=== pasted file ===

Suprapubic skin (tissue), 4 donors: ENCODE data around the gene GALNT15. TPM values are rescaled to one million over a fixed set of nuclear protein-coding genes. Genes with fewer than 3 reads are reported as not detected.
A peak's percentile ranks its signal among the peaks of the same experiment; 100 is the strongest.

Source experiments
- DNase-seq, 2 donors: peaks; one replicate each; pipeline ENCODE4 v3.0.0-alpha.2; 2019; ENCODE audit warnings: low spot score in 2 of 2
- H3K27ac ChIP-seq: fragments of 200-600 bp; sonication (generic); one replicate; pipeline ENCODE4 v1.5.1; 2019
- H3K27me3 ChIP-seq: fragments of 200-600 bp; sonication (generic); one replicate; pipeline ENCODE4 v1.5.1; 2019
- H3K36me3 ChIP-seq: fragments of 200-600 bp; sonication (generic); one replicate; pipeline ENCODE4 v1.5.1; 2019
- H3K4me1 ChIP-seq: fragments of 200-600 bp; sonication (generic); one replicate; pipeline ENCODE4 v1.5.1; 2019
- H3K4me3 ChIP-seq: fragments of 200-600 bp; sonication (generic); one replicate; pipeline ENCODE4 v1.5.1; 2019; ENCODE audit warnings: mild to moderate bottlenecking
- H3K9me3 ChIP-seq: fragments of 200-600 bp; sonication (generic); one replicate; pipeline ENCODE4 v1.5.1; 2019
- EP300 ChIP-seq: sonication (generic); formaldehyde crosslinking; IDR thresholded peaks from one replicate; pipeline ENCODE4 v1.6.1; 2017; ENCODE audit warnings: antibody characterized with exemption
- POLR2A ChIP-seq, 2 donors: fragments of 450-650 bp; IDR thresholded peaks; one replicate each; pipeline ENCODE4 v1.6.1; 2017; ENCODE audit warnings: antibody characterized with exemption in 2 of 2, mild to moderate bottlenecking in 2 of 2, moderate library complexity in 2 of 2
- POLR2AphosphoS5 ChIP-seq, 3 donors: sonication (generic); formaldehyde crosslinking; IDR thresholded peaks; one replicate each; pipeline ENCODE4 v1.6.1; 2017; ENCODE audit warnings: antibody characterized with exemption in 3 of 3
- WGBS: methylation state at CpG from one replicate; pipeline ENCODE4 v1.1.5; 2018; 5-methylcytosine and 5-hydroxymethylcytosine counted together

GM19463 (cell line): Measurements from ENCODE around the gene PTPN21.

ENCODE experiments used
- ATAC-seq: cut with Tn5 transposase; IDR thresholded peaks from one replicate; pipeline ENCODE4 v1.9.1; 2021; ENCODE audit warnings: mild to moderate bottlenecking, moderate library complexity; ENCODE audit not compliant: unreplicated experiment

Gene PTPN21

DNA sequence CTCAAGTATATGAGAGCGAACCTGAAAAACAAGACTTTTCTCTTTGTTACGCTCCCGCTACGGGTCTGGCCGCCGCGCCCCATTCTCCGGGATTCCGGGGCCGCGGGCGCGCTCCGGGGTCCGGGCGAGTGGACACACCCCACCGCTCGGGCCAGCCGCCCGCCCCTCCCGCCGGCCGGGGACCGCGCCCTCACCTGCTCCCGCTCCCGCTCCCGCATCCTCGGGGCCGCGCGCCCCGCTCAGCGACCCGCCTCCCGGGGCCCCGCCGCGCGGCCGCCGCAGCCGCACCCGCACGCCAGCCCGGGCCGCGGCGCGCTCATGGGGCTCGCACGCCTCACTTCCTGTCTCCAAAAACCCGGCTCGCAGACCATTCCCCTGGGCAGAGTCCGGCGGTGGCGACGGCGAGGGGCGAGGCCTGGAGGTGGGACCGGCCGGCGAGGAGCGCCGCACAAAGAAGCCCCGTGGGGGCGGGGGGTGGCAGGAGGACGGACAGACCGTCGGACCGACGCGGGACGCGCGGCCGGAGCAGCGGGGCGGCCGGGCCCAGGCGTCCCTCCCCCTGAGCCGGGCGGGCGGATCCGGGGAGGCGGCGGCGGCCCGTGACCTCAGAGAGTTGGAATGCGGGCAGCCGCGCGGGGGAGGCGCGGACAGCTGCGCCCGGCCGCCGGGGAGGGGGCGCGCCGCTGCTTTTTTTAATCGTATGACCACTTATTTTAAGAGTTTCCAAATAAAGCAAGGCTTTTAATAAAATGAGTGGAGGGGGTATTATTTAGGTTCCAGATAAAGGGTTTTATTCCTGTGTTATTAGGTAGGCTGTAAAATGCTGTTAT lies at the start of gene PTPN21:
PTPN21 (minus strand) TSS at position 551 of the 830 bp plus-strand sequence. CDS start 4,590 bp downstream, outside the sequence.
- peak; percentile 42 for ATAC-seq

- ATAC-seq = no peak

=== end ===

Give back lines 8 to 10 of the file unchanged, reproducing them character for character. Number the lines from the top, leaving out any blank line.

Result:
- H3K4me1 ChIP-seq: fragments of 200-600 bp; sonication (generic); one replicate; pipeline ENCODE4 v1.5.1; 2019
- H3K4me3 ChIP-seq: fragments of 200-600 bp; sonication (generic); one replicate; pipeline ENCODE4 v1.5.1; 2019; ENCODE audit warnings: mild to moderate bottlenecking
- H3K9me3 ChIP-seq: fragments of 200-600 bp; sonication (generic); one replicate; pipeline ENCODE4 v1.5.1; 2019